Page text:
During the next few weeks signs of Spring such as March/Spring Breaks are breaking out in school districts across many areas of North America. There are also promising signs of global economic recovery – “green shots” – breaking out and starting to grow. But indicators point toward a long and challenging recovery.

A key issue in organizational recovery and growth is productivity. Real productivity growth takes disciplined management and strong leadership. Politicians, economists, and media commentators often talk about productivity growth from capital investments in equipment, technology, and other physical assets. Those are important factors in increasing productivity, profits, and quality of life.

But it’s an organization’s “soft” culture and leadership behaviors that will ultimately decide whether those “hard” investments will cause productivity to sink or soar. Many departmental, divisional, or corporate management teams proclaim their commitment to productivity improvement. But there’s commitment and then there’s commitment.

We developed our “Commitment Continuum” when helping Clients with service and quality improvement as outlined in my book, Firing on All Cylinders: The Service/Quality System for High-Powered Corporate Performance . The continuum shows that as we move across the first three stages – service, quality, productivity or other organizational results may slowly increase. It’s only when management teams break through to stages four and five that the results or changes they are shooting for really take-off.

Here’s the five stage continuum applied to a management team’s focus on productivity growth:

1. Permission – provides capital/technical investments and authorizes managers, outside experts, or support staff to implement productivity improvement programs such as Lean/Six Sigma.

2. Lip Service – gives speeches and writes e-mails exhorting everyone to improve productivity. Budgets and resources are allocated to a piecemeal series of programs. There is no strategic improvement plan integrating these efforts, the improvement process is not part of operational management’s responsibilities, and the senior managers are not personally involved in education or training.

3. Passionate Lip Service – senior managers may get an abbreviated overview of the training program being given to everyone else. Some elements of an implementation plan may be partially in place. Senior managers ramp up their rhetoric urging everyone else to make big changes and improvements while their own management methods and leadership behaviors remain unchanged.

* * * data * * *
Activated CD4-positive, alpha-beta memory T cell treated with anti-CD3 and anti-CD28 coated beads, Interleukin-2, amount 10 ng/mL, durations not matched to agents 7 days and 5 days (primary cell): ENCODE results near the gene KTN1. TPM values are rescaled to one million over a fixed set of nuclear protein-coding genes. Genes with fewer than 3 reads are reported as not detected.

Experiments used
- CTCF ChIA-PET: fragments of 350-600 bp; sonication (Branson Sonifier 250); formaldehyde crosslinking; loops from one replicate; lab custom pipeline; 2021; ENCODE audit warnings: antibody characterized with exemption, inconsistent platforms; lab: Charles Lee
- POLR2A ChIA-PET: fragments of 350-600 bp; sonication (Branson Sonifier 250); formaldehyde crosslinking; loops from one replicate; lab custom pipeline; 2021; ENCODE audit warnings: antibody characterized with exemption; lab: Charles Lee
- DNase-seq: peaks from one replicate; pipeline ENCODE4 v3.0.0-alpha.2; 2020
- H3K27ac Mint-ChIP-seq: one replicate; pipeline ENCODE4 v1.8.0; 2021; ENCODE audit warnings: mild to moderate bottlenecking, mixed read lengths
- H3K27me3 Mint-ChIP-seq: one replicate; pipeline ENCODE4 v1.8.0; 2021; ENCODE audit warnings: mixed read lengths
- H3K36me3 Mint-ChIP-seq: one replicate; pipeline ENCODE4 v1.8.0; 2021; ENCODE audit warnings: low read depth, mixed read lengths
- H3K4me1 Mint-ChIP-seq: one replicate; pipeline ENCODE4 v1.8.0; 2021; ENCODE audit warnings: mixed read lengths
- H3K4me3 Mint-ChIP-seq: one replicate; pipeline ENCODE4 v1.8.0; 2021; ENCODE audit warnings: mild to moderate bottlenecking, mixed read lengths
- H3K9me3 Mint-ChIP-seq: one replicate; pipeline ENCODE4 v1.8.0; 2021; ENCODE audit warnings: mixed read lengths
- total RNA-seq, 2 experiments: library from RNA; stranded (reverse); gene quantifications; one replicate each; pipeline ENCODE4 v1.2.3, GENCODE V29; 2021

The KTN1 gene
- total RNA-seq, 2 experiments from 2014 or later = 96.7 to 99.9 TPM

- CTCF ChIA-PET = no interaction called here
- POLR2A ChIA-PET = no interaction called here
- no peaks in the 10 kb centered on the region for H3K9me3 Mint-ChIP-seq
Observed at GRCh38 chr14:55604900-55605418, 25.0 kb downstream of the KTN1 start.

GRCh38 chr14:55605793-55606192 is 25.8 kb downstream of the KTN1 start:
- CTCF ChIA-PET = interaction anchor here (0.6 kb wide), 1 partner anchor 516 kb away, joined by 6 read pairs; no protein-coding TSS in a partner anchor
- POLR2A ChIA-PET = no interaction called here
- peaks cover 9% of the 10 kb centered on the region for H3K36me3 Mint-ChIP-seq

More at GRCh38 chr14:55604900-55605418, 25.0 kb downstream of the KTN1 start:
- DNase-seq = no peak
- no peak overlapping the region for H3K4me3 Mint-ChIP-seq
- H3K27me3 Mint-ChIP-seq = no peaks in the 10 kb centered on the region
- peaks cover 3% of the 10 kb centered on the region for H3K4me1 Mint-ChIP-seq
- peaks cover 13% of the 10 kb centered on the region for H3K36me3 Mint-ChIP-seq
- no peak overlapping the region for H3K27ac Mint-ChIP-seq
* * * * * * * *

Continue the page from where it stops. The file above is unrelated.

4. Involved Leadership – senior managers attend training first in its entirety then often deliver (or co-facilitate) sessions to everyone else. The improvement process is actively integrated with management team decision making, daily operations, and other strategic key initiatives. Follow-ups, regular reviews, and re-adjustments are used for learning, recognition, and holding everyone accountable for their contributions. The management team is visibly using the tools and approaches and leading the way.

5. Integration – there is no longer a stand-alone effort or special initiative/program. The approaches and changes originally taught are now part of daily operations and strategies. The majority of senior management’s time is spent with customers, suppliers, staff, and supervisors supporting the work of frontline individuals and teams.

The degree of commitment builds and accumulates from #1 through to #5. Most management teams don’t make it past stage #3. The effectiveness and lasting impact of any improvement or change effort is exponential in stages #4 and 5. That’s why smart investors look most closely at a company’s management team or “leadership brand” when deciding where to place their money.

A key part of this discussion involves culture. CLICK HERE to peruse a series of articles on Culture Change. Click on the article entitled “Bolt-on Programs versus Built-In Processes” for a chart we often use with management teams to show the critical difference between stages #1 – 3 and 4 and 5.

You can also go to Lean Leadership: Energize Lean, Six Sigma, and other Quality/ Productivity Improvement Initiatives for an outline of services The CLEMMER Group provides to integrate the “hard” elements of management with the critical “soft” issues of leadership.